Court Certifies Nationwide Class in “Observation Status” Case

Decision in Alexander v. Price Means Medicare Patients Could Gain Right to Appeal Placement on “Observation Status” and Avoid Large Medical Bills

August 1, 2017 – Eighty-four-year-old Nancy Niemi of North Carolina was hospitalized for 39 days earlier this year after her doctor sent her to the emergency room. It took weeks to stabilize her blood pressure and she experienced serious complications. But unbelievably, Ms. Niemi was categorized as an outpatient on “observation status” for her entire hospitalization, and she therefore lacked the three-day inpatient stay Medicare requires for coverage of her subsequent, very expensive care at a nursing home. Ms. Niemi’s son tried to help her challenge her lengthy placement on observation status, but Medicare does not allow beneficiaries to appeal this issue. She still owes thousands of dollars to the nursing facility. However, due to the federal court decision issued July 31, 2017, she is now a member of a nationwide class of hospital patients who may gain the right to appeal their placement on observation status.

In Alexander v. Price, 3:11-CV-1703 (MPS) (formerly captioned Barrows v. Burwell), Judge Michael P. Shea of U.S. District Court in Connecticut, certified a class composed of all Medicare beneficiaries who, since January 1, 2009, have received or will have received “observation services” as an outpatient during a hospitalization. The late Martha Leyanna of Delaware, for example, one of the named plaintiffs in the case, had to pay thousands of dollars for nursing facility care after being hospitalized for six days on observation status. “My mother was treated just like she was inpatient,” her daughter Mary Smith explained, “but she was never allowed to try to prove her case to Medicare. It was very unfair.”

Class members are likely to number in the hundreds of thousands. The court cited a 2012 study by researchers at Brown University that identified 918,180 Medicare beneficiaries who experienced observation stays in 2009 alone. In addition to lacking coverage for very costly nursing home care, patients on observation status can also face increased costs for drugs taken at the hospital and copayments for hospital services, as noted by a recent report from the Department of Health and Human Services’ Office of the Inspector General.

Alice Bers, Litigation Director of the Center for Medicare Advocacy, said that certification of the class is a critical step in creating a fair opportunity to be heard for hospital patients, who can face severe financial and health consequences if they are placed on observation status. “The decision recognizes that Medicare patients across the country face dire situations, including having to choose between spending thousands of dollars on nursing home care or simply forgoing that necessary care. We look forward to establishing that the right to review is required as a matter of constitutional due process.”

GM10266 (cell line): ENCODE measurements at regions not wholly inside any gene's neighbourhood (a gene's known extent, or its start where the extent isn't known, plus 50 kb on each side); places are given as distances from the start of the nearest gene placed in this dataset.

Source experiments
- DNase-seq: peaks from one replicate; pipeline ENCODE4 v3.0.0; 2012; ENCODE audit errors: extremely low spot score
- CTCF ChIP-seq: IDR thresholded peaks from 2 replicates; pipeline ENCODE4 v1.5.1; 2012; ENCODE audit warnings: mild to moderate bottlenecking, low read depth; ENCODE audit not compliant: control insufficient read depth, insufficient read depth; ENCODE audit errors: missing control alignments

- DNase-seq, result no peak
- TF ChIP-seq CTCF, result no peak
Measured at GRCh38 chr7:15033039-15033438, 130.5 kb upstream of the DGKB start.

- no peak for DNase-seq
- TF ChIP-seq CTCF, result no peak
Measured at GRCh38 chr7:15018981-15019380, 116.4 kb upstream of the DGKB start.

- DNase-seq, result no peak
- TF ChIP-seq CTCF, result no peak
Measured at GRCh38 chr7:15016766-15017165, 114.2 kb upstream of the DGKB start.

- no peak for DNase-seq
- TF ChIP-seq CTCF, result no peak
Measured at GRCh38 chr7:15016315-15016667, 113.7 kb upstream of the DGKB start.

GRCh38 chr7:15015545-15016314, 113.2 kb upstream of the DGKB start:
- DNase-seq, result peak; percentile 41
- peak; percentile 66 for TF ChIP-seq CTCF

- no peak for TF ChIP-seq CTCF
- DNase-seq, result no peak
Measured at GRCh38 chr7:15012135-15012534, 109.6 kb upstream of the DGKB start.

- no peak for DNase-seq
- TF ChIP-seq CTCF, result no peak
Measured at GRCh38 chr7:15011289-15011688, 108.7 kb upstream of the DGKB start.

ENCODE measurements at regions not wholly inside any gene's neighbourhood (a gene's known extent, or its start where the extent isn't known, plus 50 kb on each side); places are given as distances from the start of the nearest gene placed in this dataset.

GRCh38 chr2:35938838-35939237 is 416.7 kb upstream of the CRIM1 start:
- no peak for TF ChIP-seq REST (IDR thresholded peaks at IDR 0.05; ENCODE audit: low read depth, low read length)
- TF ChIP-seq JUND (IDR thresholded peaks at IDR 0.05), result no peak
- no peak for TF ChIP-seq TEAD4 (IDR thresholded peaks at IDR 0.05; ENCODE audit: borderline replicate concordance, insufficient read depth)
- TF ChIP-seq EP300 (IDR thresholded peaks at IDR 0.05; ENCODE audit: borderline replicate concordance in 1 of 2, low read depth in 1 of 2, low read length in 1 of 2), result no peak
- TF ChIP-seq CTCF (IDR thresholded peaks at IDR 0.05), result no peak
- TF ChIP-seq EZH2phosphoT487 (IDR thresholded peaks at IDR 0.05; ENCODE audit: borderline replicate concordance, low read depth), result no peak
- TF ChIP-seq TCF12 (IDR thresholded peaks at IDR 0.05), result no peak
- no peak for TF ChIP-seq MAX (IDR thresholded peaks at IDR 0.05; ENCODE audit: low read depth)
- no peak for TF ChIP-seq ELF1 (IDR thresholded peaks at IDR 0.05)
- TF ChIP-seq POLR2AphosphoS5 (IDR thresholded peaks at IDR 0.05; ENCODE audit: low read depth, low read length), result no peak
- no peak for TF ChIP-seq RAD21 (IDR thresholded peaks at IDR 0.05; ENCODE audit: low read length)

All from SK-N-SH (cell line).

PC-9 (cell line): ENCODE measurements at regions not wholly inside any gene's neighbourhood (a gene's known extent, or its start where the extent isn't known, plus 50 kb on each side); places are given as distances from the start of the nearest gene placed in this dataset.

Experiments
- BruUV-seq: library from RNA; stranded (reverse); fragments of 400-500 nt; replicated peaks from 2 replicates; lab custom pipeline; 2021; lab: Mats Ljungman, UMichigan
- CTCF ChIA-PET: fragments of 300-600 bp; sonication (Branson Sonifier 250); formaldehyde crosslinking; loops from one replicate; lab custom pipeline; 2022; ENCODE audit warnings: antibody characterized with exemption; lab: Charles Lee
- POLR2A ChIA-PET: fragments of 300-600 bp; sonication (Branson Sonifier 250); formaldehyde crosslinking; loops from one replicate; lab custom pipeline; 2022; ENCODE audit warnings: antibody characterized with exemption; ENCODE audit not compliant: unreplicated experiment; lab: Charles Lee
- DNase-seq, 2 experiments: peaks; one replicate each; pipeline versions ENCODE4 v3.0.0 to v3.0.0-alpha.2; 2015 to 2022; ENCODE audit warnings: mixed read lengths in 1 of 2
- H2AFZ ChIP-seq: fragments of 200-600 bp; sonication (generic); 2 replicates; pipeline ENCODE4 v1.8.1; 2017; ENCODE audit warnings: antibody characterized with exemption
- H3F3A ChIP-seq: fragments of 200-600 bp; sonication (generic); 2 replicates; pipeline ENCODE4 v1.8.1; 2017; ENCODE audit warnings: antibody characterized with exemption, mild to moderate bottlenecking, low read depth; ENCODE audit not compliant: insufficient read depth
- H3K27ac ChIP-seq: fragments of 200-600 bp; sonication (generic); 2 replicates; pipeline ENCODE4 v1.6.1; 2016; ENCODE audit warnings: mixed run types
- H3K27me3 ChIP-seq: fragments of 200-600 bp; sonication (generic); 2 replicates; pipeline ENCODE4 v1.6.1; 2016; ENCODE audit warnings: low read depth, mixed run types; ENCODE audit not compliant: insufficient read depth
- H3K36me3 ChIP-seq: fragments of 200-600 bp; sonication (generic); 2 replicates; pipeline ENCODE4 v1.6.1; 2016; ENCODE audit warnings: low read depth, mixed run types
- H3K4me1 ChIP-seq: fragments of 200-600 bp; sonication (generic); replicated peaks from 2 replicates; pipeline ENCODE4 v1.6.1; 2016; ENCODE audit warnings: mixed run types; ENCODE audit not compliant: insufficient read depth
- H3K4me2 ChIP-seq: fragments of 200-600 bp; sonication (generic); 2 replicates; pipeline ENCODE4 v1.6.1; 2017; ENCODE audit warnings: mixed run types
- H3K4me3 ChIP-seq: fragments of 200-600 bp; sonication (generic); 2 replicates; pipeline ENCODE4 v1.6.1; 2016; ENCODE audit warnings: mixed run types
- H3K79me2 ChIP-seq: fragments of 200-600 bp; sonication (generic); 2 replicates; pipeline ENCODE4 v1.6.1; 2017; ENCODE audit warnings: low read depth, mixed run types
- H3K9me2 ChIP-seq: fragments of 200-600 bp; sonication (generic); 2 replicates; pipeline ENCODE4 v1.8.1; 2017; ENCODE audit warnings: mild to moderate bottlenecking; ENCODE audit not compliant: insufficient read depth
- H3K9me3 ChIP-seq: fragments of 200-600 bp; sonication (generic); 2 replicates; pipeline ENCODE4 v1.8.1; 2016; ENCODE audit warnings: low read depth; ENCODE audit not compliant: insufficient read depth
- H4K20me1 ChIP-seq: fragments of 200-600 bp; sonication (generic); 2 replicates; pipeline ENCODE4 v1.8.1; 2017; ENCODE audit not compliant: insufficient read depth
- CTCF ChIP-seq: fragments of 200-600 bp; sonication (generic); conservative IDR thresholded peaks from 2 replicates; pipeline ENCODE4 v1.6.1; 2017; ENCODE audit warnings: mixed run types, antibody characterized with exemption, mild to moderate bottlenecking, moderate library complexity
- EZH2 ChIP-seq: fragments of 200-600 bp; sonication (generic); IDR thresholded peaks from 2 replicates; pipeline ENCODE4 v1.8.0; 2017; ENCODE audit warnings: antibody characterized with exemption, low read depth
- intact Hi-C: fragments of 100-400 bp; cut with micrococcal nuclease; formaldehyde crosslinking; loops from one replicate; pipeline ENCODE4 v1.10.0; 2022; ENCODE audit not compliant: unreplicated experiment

Another of the plaintiffs’ attorneys, Regan Bailey, Litigation Director of Justice in Aging, added that this case is also important for a broad range of individuals who may have been wrongfully charged. “We are pleased that the Court has recognized the hardship that many older people face when they are unexpectedly billed for the hospital-provided medications or other services. These costs for the named plaintiffs ranged from $335 to $825 – this kind of medical debt can easily overwhelm the budget of a retiree,” she said.

In addition to attorneys from the Center for Medicare Advocacy and Justice in Aging, the class is also represented by attorneys from the law firm of Wilson Sonsini Goodrich & Rosati. The court had previously allowed the case to proceed in a decision issued in February 2017.

Read the full order here.

 

Justice in Aging is a national non-profit legal advocacy organization that fights senior poverty through law. Formerly the National Senior Citizens Law Center, since 1972 we’ve worked for access to affordable health care and economic security for older adults with limited resources, focusing especially on populations that have traditionally lacked legal protection such as women, people of color, LGBT individuals, and people with limited English proficiency. Through targeted advocacy, litigation, and the trainings and resources we provide to local advocates, we ensure access to the social safety net programs that poor seniors depend on, including Medicare, Medicaid, Social Security, and Supplemental Security Income (SSI). 

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Contact: Vanessa Barrington
510-256-1200 direct
vbarrington@justiceinaging.org

About Katrina Cohens

Katrina Cohens is based in Justice in Aging’s Washington, DC office and serves as the Database Manager.